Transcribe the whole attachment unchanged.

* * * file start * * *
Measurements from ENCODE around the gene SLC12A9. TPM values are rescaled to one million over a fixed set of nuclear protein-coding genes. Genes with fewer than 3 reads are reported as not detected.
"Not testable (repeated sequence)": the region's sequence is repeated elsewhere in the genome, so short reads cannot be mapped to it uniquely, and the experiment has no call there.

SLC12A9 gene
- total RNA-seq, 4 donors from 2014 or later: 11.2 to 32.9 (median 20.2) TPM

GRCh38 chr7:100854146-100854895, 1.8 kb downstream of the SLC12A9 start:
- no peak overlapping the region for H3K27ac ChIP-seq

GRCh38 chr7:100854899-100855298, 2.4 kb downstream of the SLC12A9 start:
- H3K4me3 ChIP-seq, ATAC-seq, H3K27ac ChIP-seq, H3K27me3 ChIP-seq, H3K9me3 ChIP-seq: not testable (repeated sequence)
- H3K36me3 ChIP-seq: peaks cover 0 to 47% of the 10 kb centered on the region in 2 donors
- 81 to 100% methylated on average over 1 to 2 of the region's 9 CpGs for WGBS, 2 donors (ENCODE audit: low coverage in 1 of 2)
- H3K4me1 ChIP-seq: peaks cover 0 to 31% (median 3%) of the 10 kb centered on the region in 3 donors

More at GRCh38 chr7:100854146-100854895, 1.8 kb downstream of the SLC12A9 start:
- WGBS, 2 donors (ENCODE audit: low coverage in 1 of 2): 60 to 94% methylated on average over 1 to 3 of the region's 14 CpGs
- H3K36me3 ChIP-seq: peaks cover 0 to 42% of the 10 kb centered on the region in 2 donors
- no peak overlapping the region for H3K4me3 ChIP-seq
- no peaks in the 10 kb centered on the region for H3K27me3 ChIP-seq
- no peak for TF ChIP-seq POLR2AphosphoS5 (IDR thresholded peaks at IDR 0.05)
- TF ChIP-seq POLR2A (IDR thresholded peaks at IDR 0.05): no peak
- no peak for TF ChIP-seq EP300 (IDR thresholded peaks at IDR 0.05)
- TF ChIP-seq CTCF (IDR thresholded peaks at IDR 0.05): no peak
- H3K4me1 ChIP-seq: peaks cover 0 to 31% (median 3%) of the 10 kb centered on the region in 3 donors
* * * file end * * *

Measurements from ENCODE around the gene SLC12A9. TPM values are rescaled to one million over a fixed set of nuclear protein-coding genes. Genes with fewer than 3 reads are reported as not detected.
"Not testable (repeated sequence)": the region's sequence is repeated elsewhere in the genome, so short reads cannot be mapped to it uniquely, and the experiment has no call there.

SLC12A9 gene
- total RNA-seq, 4 donors from 2014 or later: 11.2 to 32.9 (median 20.2) TPM

GRCh38 chr7:100854146-100854895, 1.8 kb downstream of the SLC12A9 start:
- no peak overlapping the region for H3K27ac ChIP-seq

GRCh38 chr7:100854899-100855298, 2.4 kb downstream of the SLC12A9 start:
- H3K4me3 ChIP-seq, ATAC-seq, H3K27ac ChIP-seq, H3K27me3 ChIP-seq, H3K9me3 ChIP-seq: not testable (repeated sequence)
- H3K36me3 ChIP-seq: peaks cover 0 to 47% of the 10 kb centered on the region in 2 donors
- 81 to 100% methylated on average over 1 to 2 of the region's 9 CpGs for WGBS, 2 donors (ENCODE audit: low coverage in 1 of 2)
- H3K4me1 ChIP-seq: peaks cover 0 to 31% (median 3%) of the 10 kb centered on the region in 3 donors

More at GRCh38 chr7:100854146-100854895, 1.8 kb downstream of the SLC12A9 start:
- WGBS, 2 donors (ENCODE audit: low coverage in 1 of 2): 60 to 94% methylated on average over 1 to 3 of the region's 14 CpGs
- H3K36me3 ChIP-seq: peaks cover 0 to 42% of the 10 kb centered on the region in 2 donors
- no peak overlapping the region for H3K4me3 ChIP-seq
- no peaks in the 10 kb centered on the region for H3K27me3 ChIP-seq
- no peak for TF ChIP-seq POLR2AphosphoS5 (IDR thresholded peaks at IDR 0.05)
- TF ChIP-seq POLR2A (IDR thresholded peaks at IDR 0.05): no peak
- no peak for TF ChIP-seq EP300 (IDR thresholded peaks at IDR 0.05)
- TF ChIP-seq CTCF (IDR thresholded peaks at IDR 0.05): no peak
- H3K4me1 ChIP-seq: peaks cover 0 to 31% (median 3%) of the 10 kb centered on the region in 3 donors